from The American Heritage® Dictionary of the English Language, 5th Edition.
- noun A market consisting of a street lined with shops and stalls, especially one in the Middle East.
- noun A shop or a part of a store in which miscellaneous articles are sold.
- noun A fair or sale at which miscellaneous articles are sold, often for charitable purposes.
from The Century Dictionary.
- noun In the East, an exchange, market-place, or place where goods are exposed for sale, consisting either of small shops or stalls in a narrow street or series of streets, or of a certain section in a town under one roof and divided by narrower passageways, in which all or most of the merchants and artisans in a certain material or metal, or any single class of goods, are gathered both for manufacture and traffic.
- noun A sale of miscellaneous articles in furtherance of some charitable or other purpose; a fancy fair. The articles there sold are mostly of fancy work, and contributed gratuitously.
from the GNU version of the Collaborative International Dictionary of English.
- noun In the East, an exchange, marketplace, or assemblage of shops where goods are exposed for sale.
- noun A spacious hall or suite of rooms for the sale of goods, as at a fair.
- noun A fair for the sale of fancy wares, toys, etc., commonly for a charitable purpose.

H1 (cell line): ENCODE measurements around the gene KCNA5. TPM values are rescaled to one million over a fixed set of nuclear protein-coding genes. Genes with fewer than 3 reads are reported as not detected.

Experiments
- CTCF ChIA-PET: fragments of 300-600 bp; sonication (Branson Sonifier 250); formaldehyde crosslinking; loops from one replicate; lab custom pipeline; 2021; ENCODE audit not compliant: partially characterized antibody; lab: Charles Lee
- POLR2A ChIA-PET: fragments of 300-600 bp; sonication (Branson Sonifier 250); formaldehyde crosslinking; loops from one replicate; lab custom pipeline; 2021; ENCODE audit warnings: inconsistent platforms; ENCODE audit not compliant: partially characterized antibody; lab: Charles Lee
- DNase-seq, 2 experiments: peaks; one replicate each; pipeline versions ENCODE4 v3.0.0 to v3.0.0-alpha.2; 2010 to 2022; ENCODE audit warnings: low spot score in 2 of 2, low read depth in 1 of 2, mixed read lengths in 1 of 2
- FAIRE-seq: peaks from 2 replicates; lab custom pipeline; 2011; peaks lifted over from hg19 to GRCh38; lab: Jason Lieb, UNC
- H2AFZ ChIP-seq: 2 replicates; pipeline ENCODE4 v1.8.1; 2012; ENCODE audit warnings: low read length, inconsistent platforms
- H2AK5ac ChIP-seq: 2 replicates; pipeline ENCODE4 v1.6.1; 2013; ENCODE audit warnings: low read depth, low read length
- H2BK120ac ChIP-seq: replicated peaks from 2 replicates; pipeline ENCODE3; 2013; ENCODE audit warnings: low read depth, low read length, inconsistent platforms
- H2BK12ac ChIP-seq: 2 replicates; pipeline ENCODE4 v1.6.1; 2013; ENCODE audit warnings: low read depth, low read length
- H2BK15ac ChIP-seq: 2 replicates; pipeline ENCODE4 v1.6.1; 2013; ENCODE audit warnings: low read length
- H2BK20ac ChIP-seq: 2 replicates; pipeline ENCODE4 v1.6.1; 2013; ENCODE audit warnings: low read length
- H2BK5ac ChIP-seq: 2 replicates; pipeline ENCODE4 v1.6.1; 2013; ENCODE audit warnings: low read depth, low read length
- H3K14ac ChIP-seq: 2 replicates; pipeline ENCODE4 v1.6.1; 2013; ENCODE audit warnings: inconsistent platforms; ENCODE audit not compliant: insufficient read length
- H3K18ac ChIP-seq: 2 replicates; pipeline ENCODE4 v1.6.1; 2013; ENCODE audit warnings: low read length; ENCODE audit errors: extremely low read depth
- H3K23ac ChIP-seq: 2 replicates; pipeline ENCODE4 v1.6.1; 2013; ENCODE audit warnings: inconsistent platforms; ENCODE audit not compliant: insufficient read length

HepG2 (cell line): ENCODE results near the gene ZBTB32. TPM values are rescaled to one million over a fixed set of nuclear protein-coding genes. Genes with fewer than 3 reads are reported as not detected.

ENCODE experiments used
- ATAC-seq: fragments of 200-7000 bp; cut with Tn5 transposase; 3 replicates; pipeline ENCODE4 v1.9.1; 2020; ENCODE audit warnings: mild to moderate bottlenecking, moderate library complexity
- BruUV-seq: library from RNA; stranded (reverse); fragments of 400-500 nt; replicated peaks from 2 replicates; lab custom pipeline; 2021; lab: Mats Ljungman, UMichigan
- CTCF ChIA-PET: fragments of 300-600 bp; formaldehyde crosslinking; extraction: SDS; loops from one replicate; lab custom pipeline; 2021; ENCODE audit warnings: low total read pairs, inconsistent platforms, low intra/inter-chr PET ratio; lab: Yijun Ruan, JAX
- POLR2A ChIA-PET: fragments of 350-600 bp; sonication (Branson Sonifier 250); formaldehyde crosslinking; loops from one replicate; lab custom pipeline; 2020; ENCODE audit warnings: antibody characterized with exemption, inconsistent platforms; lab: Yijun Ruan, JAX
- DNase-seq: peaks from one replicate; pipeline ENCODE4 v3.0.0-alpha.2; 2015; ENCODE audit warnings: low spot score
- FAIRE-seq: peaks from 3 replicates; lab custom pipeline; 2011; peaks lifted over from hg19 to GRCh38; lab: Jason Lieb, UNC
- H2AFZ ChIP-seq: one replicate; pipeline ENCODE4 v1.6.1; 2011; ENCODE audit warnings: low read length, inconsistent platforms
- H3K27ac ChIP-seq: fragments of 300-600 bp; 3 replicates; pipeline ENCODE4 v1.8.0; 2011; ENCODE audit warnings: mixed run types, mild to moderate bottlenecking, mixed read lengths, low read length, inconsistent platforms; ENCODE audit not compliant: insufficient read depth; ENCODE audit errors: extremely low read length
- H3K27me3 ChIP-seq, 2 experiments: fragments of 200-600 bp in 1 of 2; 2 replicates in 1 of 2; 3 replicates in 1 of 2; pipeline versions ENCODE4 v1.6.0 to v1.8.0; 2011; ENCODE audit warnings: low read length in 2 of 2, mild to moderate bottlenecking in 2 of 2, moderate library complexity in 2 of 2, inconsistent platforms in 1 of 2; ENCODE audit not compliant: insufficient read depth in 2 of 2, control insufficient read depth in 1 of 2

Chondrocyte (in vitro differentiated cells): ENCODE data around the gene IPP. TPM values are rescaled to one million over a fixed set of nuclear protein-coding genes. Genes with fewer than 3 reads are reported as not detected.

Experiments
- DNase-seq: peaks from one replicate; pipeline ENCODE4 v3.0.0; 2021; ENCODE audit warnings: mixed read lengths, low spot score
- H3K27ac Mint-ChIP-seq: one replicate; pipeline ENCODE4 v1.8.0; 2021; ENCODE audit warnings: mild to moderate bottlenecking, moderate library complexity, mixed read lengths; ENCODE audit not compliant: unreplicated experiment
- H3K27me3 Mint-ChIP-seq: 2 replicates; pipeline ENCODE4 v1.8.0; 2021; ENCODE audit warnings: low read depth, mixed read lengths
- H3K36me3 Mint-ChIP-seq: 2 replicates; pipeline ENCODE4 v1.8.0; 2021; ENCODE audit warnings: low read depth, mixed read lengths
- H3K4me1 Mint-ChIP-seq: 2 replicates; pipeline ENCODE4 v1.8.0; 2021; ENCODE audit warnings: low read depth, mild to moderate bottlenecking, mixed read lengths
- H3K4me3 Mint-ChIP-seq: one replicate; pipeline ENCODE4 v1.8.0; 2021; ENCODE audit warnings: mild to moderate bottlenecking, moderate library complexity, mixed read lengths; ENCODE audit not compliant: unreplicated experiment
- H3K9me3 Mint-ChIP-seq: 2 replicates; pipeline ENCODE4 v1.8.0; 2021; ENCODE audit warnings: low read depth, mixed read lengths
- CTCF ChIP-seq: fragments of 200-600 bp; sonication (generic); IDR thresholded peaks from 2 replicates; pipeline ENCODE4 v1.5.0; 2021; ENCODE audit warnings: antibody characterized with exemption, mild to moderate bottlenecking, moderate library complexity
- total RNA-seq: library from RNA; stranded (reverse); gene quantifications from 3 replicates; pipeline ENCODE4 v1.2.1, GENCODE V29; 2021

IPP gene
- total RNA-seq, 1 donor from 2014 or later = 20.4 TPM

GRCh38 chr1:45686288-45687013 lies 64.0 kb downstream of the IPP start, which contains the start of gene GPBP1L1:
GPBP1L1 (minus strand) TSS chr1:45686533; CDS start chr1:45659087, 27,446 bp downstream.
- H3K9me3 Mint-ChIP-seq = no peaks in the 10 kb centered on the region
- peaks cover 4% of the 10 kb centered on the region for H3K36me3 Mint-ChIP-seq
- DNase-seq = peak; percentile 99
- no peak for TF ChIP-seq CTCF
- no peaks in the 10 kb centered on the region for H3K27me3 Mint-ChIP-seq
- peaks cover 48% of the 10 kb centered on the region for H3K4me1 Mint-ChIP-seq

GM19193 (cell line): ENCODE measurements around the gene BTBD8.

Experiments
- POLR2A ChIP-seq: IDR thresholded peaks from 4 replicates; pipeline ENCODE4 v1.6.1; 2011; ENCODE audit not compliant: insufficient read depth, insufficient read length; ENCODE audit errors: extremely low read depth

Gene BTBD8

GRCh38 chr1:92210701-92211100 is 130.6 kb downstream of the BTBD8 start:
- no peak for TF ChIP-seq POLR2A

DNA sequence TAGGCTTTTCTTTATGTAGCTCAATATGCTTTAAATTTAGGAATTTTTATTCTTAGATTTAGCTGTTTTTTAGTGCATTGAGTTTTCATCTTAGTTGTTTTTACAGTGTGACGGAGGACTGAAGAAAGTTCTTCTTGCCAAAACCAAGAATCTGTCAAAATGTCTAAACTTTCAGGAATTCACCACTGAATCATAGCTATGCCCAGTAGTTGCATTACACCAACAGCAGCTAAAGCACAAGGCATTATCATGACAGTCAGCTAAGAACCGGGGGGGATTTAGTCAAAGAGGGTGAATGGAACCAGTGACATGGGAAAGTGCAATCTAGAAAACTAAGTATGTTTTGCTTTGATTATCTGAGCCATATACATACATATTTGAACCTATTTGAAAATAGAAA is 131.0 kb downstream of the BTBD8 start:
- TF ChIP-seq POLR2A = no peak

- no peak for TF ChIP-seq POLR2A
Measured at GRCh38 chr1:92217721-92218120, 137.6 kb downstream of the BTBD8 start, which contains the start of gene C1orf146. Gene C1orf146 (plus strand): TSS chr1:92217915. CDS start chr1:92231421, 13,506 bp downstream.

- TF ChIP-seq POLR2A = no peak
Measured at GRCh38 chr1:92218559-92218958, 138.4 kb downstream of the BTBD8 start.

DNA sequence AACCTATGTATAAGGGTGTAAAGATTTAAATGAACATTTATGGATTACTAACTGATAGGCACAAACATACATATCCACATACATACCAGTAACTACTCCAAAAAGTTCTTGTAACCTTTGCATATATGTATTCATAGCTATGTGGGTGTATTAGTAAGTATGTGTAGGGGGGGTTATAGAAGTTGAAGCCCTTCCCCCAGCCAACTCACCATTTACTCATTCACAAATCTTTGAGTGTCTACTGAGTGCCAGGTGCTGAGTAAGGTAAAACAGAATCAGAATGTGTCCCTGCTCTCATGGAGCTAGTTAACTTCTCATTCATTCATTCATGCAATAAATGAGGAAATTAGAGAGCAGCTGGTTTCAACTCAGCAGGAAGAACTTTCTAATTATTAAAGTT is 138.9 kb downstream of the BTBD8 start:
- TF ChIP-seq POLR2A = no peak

from Wiktionary, Creative Commons Attribution/Share-Alike License.
- noun A
marketplace, particularly in the Middle East, and often covered with shops and stalls.
- noun A
shopselling articles that are either exoticor eclectic.
- noun A
fairor temporary market, often for charity.
- noun Common misspelling of
from WordNet 3.0 Copyright 2006 by Princeton University. All rights reserved.
- noun a street of small shops (especially in Orient)
- noun a shop where a variety of goods are sold
- noun a sale of miscellany; often for charity
from The American Heritage® Dictionary of the English Language, 4th Edition
from Wiktionary, Creative Commons Attribution/Share-Alike License
Near the bazaar is the post-office, a complete sinecure, as, except on the two days a week when the post comes and goes for Massowah, Jedda, or
Seven months on, the Baghdad political bazaar is still open.
Slap, say, a $5 (or $10 -- the bazaar is open) tax on every imported barrel.
Doing a PHD in social networking (and stints at Yahoo) would make Danah forecast 'social network fatigue', but her dystopian Desperate Housewives meets their always-on kids in the gootube bazaar is so funny it must be true - Class will be split into private mean girls cliques and interspersed with child star bonaduces, security guard gary coleman playing net nanny, and Marcia Cross tubd spankn vignettes.
Update: An American BoingBoing reader who's a military man in Afghanistan (requesting anonymity) writes, Every other week here in Kabul, a bazaar is held on our base where local products are sold.
Slap, say, a $5 (or $10 -- the bazaar is open) tax ...
The carpet bazaar is of considerable extent, and consists of a network of alleys and counter-alleys opening off to the right of the Muski, which is the Regent Street of Cairo.
The bazaar is in the centre of the island, and consists of about a dozen shops kept up by Greeks, and about twenty other small ones by Arabs, from Jedda, and Egyptians.
The principal bazaar is a very long street, decently clean, covered over, and all lined with small shops.
'There's better than a toy-shop -- a wonderful sort of place they call a bazaar,' Rough replied.